Plastic Mermaids – Interview

The Isle of Wight, it’s in a bit of a time warp, is it not? I ask Douglas Richards, who along with his older brother Jamie, and Chris Newnham, founded Plastic Mermaids earlier on this decade, with bassist Tom Farren, and drummer Chris Jones eventually completing the line up. “Yeah, definitely a little bit. There’s definitely some warped sides to it. There’s a lot of chavs and then there’s a lot old people and a lot of Brexit voters. And generally, anyone I went to school with who had half a brain, left the Isle of Wight,” he laughs. “Some people decide to come back, when they have kids and stuff. But, there’s also quite a creative community. I think there’s quite a few hippies from the 70s festival who ended up just staying in Ventnor (on the South Coast of the island) and breeding. There is a lot of really good music here, but not masses of people to go to gigs. It’s a slightly strange dynamic.”

The Isle of Wight is to some minds, a somewhat old fashioned place, home to boats, birds, and even more boats. It’s also known for its music, most particularly the Isle of Wight Festival, which first dropped anchor in 1968. In 1970 it famously hosted Jimi Hendrix’s last ever UK gig, an estimated audience of 600,000 descending on the small island. But by then it had become too big for its boots, and in 1971 Parliament added a section to the Isle of Wight County Council Act 1971 preventing overnight open-air gatherings of more than 5,000 people on the island without a special licence from the council…

But the Isle of Wight festival was revived in 2002, and along with Bestival (which had its home here until 2016), has helped put this small island of just under 150,000 people, back on the map. Music wise, the Isle of Wight has been punching above its weight of late with acts such as the Mercury nominated The Bees, Champs, and now Plastic Mermaids, who dropped their debut album Suddenly Everyone Explodes to great acclaim, earlier this year.

“It’s alright, really. Me, Jamie and drummer Chris all surf a lot as well,” says Doug, extolling the delights of the island. “So we keep ourselves busy between music and surfing. There’s not too much time to get bored. It’s quite nice when you go surfing, and all the people in the sea, you know them all. No one wants to get the ferry over, it’s £40/50. So, it’s got its positives. But, it’s not so good for like, dating…”

Born and raised here, and seemingly very happy to be still living on the island, Plastic Mermaids have been somewhat of a slow burner, their first EP, Dromtorp, released back in 2014. A succession of EPs followed, also released on the tiny indie label Cross keys, before Bestival founder, DJ, and label boss, Rob da Bank, expressed an interest in releasing some of the band’s material. “We met him a few times, and he came to a couple of our gigs,” says Doug, “and he just messaged us out of the blue, ‘You guys got any new music?’ It was literally the day we had finished recording the album. The timing was ridiculous. He’s a good person to be on our side.”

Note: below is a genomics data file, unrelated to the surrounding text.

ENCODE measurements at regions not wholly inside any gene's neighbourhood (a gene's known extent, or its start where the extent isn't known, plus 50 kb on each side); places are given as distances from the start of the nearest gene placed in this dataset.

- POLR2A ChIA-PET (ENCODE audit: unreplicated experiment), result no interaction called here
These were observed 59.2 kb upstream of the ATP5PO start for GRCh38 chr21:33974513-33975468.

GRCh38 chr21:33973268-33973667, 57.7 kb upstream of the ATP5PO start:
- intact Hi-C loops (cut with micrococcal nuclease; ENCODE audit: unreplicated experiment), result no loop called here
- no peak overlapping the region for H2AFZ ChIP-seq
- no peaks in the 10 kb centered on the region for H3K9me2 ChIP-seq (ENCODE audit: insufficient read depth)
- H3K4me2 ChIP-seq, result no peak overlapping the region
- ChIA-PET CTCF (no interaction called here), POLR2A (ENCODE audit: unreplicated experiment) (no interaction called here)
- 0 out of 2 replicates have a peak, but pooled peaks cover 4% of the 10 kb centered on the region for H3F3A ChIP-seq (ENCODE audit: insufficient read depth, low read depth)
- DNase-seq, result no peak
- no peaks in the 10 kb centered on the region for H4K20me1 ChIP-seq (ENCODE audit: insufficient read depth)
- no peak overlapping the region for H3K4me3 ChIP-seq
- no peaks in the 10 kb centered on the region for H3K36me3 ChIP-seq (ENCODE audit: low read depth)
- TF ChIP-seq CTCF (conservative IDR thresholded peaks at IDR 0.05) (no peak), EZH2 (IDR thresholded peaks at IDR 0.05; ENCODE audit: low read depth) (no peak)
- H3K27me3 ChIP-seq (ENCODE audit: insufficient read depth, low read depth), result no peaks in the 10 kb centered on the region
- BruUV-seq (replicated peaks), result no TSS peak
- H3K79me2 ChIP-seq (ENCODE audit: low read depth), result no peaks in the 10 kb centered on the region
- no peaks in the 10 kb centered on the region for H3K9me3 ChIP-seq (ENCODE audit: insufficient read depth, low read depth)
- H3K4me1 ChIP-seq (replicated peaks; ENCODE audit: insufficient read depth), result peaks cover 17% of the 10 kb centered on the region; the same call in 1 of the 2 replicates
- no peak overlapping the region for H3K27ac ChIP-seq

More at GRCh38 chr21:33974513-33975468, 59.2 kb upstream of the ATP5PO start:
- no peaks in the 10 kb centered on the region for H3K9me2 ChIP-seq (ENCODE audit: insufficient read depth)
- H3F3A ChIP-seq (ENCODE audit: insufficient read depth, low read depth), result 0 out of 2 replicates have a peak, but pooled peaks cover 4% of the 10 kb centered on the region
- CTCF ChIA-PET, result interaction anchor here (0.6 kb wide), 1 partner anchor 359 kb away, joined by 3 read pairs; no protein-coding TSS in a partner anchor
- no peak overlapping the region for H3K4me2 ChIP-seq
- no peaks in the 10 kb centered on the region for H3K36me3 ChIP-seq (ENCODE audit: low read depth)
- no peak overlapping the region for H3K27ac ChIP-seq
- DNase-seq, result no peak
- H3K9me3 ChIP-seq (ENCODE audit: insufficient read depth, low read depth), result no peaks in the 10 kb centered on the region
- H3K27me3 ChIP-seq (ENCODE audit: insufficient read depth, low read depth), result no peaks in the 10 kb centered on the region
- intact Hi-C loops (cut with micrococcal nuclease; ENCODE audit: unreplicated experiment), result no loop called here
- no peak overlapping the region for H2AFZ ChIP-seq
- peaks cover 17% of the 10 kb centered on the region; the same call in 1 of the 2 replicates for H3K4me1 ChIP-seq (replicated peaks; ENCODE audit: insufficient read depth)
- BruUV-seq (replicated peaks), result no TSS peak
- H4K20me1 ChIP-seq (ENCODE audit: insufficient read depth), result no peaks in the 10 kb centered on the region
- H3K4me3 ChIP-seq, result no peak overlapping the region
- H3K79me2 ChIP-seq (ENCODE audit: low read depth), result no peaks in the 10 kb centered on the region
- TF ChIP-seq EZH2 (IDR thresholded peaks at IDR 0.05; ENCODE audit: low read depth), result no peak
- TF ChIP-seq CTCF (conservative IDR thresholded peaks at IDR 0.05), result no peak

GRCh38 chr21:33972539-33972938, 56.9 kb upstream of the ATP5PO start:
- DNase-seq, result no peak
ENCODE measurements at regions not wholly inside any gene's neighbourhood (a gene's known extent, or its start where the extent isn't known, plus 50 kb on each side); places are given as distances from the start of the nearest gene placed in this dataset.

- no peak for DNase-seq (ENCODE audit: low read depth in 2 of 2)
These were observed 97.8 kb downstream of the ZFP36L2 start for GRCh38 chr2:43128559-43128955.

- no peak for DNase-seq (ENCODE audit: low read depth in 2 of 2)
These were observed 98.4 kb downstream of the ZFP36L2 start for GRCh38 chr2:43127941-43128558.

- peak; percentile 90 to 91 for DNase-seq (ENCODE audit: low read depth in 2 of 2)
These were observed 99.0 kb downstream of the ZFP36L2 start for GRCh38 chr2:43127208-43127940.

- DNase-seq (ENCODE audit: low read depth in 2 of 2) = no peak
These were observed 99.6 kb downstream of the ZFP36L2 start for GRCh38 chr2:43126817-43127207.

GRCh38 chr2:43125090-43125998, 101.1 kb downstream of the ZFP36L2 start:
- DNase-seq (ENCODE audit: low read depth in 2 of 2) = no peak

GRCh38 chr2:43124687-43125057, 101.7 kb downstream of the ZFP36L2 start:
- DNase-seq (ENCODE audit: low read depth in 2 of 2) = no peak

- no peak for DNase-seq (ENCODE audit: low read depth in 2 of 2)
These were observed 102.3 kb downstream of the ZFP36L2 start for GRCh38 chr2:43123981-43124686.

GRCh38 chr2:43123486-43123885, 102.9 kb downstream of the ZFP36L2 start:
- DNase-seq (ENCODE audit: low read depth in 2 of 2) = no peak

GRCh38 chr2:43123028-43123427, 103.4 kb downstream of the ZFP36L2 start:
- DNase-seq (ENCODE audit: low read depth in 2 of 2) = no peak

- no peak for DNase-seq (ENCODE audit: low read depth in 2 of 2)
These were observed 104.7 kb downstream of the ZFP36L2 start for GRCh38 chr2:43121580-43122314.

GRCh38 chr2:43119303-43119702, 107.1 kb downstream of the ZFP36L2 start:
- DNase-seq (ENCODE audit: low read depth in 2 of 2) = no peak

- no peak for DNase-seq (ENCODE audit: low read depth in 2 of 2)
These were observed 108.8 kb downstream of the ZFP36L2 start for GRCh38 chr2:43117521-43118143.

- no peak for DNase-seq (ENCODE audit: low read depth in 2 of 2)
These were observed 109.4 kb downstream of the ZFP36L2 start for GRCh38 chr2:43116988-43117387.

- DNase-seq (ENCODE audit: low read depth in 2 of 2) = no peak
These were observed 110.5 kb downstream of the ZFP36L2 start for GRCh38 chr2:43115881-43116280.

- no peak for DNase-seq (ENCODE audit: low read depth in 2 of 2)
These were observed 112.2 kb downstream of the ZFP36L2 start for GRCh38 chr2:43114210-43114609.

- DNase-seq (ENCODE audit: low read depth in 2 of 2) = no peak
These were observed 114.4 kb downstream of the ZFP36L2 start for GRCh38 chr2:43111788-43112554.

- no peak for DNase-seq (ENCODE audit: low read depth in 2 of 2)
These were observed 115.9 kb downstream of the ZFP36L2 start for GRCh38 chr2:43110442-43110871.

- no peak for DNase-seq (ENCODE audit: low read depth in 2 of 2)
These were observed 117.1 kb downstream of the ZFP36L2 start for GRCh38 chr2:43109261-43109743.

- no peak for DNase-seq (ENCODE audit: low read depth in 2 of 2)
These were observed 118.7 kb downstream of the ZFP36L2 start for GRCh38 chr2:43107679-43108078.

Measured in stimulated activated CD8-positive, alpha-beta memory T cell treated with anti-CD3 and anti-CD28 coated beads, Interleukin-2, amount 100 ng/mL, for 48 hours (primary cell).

With influences ranging from Flaming Lips, Sparklehorse, and Grandaddy, Plastic Mermaids have developed an intricate, orchestral, and psychedelic inspired sound that is both harmony rich, and melody-driven, but also full of abrupt twists and turns that means their debut album is a rewarding and rich listening experience. How did this all come about then? “We never had any vision or direction,” explains Doug. “We just love music, and that’s where we ended up.”

How does a typical Plastic Mermaids song materialise? “It’s pretty random. Sometimes I’ll have come up with something sat in my bedroom, on my guitar, and then we’ll go from there. Sometimes we’ll be jamming at a practice, or maybe a sample loop that someone has come up with, and build on that. There’s no normal way. We record and self-produce it all ourselves, so we have time to mess around, which is quite nice.”

‘Yoyo’, the new single, is an example of the adventurist, and unpredictable nature of the band, as well as their introspective-yet-grand lyrical tendencies, At its centre is a spoken word vocal, overlaying a slow beat, with twinkling guitars, synths, and repeated gospel inflected harmony vocal refrain, adding to a sense of wonderment. It’s about Doug’s mother. “I wrote some of the words, when my Mum was ill. She was dying of cancer. I don’t really believe in God or heaven, and I guess I was thinking about how energy moves, and what life is, and how a person isn’t just their physical thing, how they’re also the effect they have on the world around them. And when they die, the effect kind of lives on. I spent a lot of time thinking about life and death, and what it is to be alive.”

It follows on from the Grandaddyesque indie-pop hazy rocker that is ‘I Still Like Kelis’, a song that sums up their penchant for homely-yet-universal truisms, As Doug says, it’s about, “Two people who used to hang out and now are in different places.” In it he sings, “But in a microscopic way we’re entangled up eternally, I’ll spin the same as you”. He says: “This is a reference to quantum entanglement, a phenomenon where two particles are linked and move in the same way even though they’re on different sides of a room, or universe even.”